Steve Baur
Former Editor, Modified Mustangs & Fords
August 1, 2013

Since Modified Mustangs & Fords magazine hasn't had a great deal of drag racing tech in the book in recent times, we've decided to tag along on the buildup of a '67 Ford Fairlane that just recently underwent a restoration at Gillis Performance Restorations in Port Richey, Florida. In this article, we plan to install a lightweight fuel cell, a battery relocation kit, and an externally-mounted battery cutoff switch.

The Fairlane is being transformed into an NHRA Super Stock contender that should also fit the ranks of the NMCA's Nostalgia Super Stock. Gillis Performance Restorations is also heading up the build on our Pro Touring '66 Mustang fastback project, Colt of Personality project, and company owner Rusty Gillis' background in drag racing is the fuel behind the Super Stock Fairlane build. With the body restored and a newly finished eye-searing SPI Red paint on the car, we can start with the mechanicals.

Dedicated drag cars don't need a stock-sized fuel tank for anything other than ballast, and by going to a smaller, aftermarket fuel cell, we reduce the amount of combustible material in the car, while allowing us to move additional ballast (if needed) in the form of steel weights to more effective areas of the car.

Once you've decided on using a fuel cell, there are a number of choices to consider, including construction material (plastic, aluminum, steel) and capacity. A dedicated bracket car may want a bigger tank, as you often have to run back to back with no time for refueling. Cars that regularly hit the pits after each run can use a smaller capacity fuel cell. Power adder cars may benefit from a larger tank size as the fuel demands are greater—big, multi-port nitrous systems often utilize a dedicated fuel system, so two small tanks may be a better choice than one large one.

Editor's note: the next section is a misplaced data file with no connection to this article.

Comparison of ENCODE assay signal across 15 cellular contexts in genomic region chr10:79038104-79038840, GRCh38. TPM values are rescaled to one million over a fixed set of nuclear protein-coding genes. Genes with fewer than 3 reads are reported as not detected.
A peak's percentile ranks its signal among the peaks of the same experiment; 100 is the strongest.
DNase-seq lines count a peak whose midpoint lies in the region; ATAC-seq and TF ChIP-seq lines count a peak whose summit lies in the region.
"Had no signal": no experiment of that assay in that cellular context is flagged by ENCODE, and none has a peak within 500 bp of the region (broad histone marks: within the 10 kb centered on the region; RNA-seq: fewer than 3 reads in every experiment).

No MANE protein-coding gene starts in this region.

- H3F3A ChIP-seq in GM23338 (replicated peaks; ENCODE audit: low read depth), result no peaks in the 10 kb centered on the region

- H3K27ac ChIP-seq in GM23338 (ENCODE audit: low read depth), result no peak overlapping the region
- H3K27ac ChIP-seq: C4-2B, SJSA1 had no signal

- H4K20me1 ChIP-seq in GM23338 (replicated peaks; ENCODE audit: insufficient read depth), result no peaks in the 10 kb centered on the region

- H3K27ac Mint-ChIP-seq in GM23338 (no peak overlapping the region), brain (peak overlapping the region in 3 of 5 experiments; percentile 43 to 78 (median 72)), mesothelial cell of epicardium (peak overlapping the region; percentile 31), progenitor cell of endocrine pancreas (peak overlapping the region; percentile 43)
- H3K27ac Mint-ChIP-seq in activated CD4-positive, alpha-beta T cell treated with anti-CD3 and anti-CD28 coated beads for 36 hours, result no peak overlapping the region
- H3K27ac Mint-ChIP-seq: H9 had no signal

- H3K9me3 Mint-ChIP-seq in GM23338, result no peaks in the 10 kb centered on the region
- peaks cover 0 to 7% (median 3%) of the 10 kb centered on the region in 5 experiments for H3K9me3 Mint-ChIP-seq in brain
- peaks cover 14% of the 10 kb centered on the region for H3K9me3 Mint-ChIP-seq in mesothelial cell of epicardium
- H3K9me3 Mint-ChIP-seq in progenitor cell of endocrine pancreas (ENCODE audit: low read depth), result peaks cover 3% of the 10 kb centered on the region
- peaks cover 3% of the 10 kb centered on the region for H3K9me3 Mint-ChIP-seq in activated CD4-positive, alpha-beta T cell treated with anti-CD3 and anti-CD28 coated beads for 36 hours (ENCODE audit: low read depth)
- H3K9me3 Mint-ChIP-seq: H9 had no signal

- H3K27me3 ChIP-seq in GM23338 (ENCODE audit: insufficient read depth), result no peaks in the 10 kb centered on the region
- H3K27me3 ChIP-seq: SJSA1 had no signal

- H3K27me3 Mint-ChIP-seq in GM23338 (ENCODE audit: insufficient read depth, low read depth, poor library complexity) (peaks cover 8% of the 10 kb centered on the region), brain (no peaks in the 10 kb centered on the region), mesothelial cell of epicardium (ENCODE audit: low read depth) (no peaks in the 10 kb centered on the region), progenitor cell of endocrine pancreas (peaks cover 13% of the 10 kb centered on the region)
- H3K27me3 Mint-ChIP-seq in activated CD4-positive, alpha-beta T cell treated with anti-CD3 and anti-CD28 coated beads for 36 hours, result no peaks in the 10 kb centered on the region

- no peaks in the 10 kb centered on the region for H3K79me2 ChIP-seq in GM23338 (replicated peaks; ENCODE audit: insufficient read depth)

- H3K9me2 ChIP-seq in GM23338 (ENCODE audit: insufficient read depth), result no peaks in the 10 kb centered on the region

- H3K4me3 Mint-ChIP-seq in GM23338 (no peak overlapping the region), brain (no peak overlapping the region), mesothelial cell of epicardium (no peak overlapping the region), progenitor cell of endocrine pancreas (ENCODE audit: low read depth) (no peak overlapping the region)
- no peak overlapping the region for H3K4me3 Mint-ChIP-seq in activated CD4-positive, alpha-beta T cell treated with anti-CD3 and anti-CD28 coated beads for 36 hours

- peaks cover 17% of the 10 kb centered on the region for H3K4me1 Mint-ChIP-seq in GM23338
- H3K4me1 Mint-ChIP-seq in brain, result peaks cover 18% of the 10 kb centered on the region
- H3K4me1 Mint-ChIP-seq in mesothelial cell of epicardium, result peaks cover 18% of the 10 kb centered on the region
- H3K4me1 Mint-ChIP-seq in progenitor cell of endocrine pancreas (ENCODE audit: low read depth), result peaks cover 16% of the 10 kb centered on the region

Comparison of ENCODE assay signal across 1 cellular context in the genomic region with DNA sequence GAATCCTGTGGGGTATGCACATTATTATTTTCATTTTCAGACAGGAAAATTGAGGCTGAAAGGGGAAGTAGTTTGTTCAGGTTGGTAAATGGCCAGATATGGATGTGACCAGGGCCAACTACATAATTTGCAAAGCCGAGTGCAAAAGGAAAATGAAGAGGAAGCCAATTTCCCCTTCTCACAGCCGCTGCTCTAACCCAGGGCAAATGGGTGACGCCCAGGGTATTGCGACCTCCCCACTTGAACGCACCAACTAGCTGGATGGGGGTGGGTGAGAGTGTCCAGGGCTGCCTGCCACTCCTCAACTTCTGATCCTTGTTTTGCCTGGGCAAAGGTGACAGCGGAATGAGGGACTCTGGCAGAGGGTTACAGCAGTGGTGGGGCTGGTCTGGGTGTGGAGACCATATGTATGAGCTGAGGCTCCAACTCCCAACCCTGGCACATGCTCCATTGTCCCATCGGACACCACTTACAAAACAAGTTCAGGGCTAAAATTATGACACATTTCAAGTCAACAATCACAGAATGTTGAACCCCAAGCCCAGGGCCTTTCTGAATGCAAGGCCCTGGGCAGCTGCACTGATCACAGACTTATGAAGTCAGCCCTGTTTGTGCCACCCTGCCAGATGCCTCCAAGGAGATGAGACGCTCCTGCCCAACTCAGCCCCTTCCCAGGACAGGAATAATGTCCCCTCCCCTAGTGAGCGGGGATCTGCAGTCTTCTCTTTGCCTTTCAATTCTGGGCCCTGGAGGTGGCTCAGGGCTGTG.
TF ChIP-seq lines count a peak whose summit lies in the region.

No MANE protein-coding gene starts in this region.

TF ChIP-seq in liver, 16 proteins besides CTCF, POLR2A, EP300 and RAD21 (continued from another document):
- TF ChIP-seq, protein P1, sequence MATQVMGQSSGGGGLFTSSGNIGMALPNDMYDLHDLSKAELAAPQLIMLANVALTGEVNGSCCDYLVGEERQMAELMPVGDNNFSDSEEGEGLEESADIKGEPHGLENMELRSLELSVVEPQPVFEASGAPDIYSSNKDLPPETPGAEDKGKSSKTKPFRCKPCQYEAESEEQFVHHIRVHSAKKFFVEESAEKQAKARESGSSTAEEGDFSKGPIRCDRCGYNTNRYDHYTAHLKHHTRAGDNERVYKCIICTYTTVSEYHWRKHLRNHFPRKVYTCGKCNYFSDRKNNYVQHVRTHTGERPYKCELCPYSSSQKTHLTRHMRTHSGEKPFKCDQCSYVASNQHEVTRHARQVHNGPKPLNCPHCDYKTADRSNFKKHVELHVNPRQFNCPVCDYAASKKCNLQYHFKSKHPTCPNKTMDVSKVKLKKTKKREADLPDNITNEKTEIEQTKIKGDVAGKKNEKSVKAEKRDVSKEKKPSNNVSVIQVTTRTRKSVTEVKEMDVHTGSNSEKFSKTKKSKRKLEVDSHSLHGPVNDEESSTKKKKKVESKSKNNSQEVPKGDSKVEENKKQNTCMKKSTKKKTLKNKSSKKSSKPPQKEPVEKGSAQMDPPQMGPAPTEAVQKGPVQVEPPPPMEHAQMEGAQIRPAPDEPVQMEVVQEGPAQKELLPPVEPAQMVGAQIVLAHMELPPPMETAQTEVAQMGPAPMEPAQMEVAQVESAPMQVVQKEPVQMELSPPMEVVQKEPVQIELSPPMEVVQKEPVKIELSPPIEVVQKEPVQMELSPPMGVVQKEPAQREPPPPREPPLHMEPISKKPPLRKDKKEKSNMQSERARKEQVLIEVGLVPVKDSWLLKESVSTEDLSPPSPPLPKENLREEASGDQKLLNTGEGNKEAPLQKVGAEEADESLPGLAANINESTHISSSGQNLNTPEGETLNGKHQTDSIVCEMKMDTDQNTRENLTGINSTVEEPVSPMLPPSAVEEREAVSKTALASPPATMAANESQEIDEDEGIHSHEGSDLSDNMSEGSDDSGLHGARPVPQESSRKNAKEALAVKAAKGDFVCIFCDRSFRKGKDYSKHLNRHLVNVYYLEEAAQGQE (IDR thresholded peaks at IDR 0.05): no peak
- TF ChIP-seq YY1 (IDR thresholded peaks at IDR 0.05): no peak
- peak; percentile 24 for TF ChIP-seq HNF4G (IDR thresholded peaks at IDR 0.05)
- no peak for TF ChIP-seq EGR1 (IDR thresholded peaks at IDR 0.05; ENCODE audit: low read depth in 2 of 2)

Weight transfer is extremely important in drag racing, as it puts more weight on the rear tires, which improves traction. To aid in the weight transfer process, most racers relocate the battery to the trunk, and oftentimes mount them directly over the passenger-side rear tire. We'll be relocating the battery in the Fairlane as well, and at the same time, we will be installing an external battery cutoff switch to comply with NHRA regulations. Check with your local sanctioning body to find out what their requirements are before you go cutting and drilling, however.

Installations will differ from car to car and owner to owner, but this article will provide a general idea of how and where to mount this equipment. Planning where you want everything to end up will likely take up more time than the actual installation. Take a look and see what we did. For those interested, we plan to bring you more updates on this Fairlane as the build continues.

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